Opposition politicians at the Town Hall cried taunts of “Shami Chakrabarti!” and “Diane Abbott!” at Labour councillors who supported a motion backing “inclusive education” in Hackney.
The Labour figures’ names were invoked because of their apparent hypocrisy in sending their children to private schools.
But Mete Coban, the Stoke Newington councillor who proposed the motion, said citing individuals’ decisions about schooling missed the point.
Asked by the Hackney Citizen if he thought Chakrabarti and Abbott’s choices were defensible, Cllr Coban said: “People use that as an argument against us defending comprehensive education, when actually that’s their personal thing.
“We’re not saying we agree with it, but actually the argument here is about comprehensive education, and we shouldn’t let that detract from our argument.”
Cllr Coban’s motion, seconded by Cllr Sophie Conway, was passed (no surprises there since the vast majority of Hackney’s councillors are Labour). Two Conservative councillors in attendance opposed it, and Liberal Democrats Cllr Abraham Jacobson and Cllr Ian Sharer abstained.
With a nod to Chakrabarti’s appointment to the role of Shadow Attorney General by leader Jeremy Corbyn, Cllr Coban’s Labour colleague Cllr Jon Burke had earlier cheekily tweeted: “Some free advice – don’t join a ‘socialist’ Party if you pay £18k a year to have your son educated privately.”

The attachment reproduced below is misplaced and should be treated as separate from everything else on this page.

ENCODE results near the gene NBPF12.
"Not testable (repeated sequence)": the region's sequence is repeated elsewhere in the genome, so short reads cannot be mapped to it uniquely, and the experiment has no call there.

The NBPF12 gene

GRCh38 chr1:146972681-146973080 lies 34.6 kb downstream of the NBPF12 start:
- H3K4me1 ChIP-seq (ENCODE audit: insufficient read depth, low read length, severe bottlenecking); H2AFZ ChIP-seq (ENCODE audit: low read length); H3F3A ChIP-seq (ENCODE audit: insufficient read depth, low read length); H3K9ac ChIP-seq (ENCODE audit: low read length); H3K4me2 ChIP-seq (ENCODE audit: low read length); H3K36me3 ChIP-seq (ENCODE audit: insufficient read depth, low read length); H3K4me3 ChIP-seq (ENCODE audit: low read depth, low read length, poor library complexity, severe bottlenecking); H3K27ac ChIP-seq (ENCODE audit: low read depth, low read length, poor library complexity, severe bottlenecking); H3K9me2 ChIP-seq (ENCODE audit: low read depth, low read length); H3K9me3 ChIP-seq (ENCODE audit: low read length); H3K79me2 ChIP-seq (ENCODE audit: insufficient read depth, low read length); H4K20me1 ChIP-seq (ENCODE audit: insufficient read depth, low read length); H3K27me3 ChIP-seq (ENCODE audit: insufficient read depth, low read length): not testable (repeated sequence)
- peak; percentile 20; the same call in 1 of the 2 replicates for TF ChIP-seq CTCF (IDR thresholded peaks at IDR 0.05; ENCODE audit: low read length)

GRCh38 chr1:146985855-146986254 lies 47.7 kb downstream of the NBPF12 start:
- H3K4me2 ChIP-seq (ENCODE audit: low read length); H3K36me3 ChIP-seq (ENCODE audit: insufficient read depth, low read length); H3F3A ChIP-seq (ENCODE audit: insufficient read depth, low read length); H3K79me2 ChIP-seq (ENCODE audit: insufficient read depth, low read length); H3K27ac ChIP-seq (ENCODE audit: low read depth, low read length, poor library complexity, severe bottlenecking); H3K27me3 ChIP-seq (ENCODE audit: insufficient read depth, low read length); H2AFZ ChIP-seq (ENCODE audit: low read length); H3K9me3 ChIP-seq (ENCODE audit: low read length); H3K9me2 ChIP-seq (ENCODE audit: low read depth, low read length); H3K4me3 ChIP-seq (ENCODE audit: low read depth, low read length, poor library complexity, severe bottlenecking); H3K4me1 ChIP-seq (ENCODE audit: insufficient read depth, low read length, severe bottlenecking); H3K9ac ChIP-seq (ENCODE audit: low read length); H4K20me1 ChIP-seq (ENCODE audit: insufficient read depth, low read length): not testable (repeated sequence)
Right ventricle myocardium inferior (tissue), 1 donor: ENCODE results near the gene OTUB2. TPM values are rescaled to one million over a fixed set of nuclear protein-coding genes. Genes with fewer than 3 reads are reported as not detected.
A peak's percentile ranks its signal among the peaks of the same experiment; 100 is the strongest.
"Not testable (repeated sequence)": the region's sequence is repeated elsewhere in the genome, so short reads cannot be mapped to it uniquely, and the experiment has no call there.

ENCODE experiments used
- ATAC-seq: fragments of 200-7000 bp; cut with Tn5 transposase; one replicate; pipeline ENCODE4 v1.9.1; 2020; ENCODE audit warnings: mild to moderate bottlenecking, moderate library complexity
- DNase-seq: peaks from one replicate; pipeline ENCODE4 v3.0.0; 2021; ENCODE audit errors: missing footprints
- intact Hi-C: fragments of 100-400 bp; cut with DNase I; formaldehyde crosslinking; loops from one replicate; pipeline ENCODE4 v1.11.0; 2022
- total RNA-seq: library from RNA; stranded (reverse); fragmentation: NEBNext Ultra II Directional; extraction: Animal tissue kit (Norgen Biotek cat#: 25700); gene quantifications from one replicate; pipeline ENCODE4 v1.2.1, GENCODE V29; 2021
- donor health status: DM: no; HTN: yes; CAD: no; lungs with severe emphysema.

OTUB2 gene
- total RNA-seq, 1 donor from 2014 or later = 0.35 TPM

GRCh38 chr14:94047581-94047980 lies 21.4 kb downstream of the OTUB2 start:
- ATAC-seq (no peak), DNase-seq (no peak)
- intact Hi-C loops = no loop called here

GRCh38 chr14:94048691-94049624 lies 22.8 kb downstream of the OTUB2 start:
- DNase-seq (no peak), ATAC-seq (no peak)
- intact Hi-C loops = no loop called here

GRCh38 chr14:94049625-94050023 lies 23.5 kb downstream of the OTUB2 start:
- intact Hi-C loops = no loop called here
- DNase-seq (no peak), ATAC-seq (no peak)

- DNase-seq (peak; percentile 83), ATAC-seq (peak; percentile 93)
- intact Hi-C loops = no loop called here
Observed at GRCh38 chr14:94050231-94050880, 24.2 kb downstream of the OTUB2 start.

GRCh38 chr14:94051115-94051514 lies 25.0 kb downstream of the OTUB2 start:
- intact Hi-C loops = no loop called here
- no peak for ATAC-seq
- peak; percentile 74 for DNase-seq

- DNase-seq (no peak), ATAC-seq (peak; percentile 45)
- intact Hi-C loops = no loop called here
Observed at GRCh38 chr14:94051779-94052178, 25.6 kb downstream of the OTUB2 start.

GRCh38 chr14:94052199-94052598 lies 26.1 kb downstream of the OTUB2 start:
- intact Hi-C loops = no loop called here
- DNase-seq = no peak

— Cllr Jon Burke (@jonburkeUK) October 20, 2016
But this did not stop Lib Dem Cllr Jacobson from taking a swipe at him.
“There seems to be something within the Labour group,” Cllr Jacobson said during the debate last week. “You’ve got the Labour group and the Corbynites and the Momentum lot there. And as soon as you get a bit of money – maybe, you know, if Cllr Burke gets a pay rise he might send his kids to a private school.”
At this, Cllr Burke shook his head.
Cllr Jacobson then added: “For many people, grammar schools have been a centre of excellence – for poor people as well. Many, many people who are very bright but do not have the money to afford to for their kids to go to private schools like Shami Chakrabarti and Diane Abbott.”
Cllr Sharer said: “I don’t like abstaining – I like voting for or against something.”
But he said he had “no idea” what the motion’s reference to supporting an inclusive education campaign launched by Mayor Philip Glanville meant, and he therefore would not vote.
Cllr Anntoinette Bramble, the council’s children’s services chief, said afterwards: “Because the majority of children go to comprehensive schools, putting more grammar schools in certain areas will not help those children, who will not get selected for those grammar schools.
“So it does not improve education for the majority of children, whereas comprehensive education is accessible for all.”
Cllr Coban suggested it was “pointless” to expand grammars “when you could just invest in your existing schools”.
He said: “Look at examples like Hackney. Why don’t you just do that?
“Why create a separate school system?”
He added: “If we look at the the admission policies of the 163 grammar schools, 90 of them do not take into account a child’s eligibility for free school meals. So it doesn’t benefit kids from disadvantaged backgrounds.”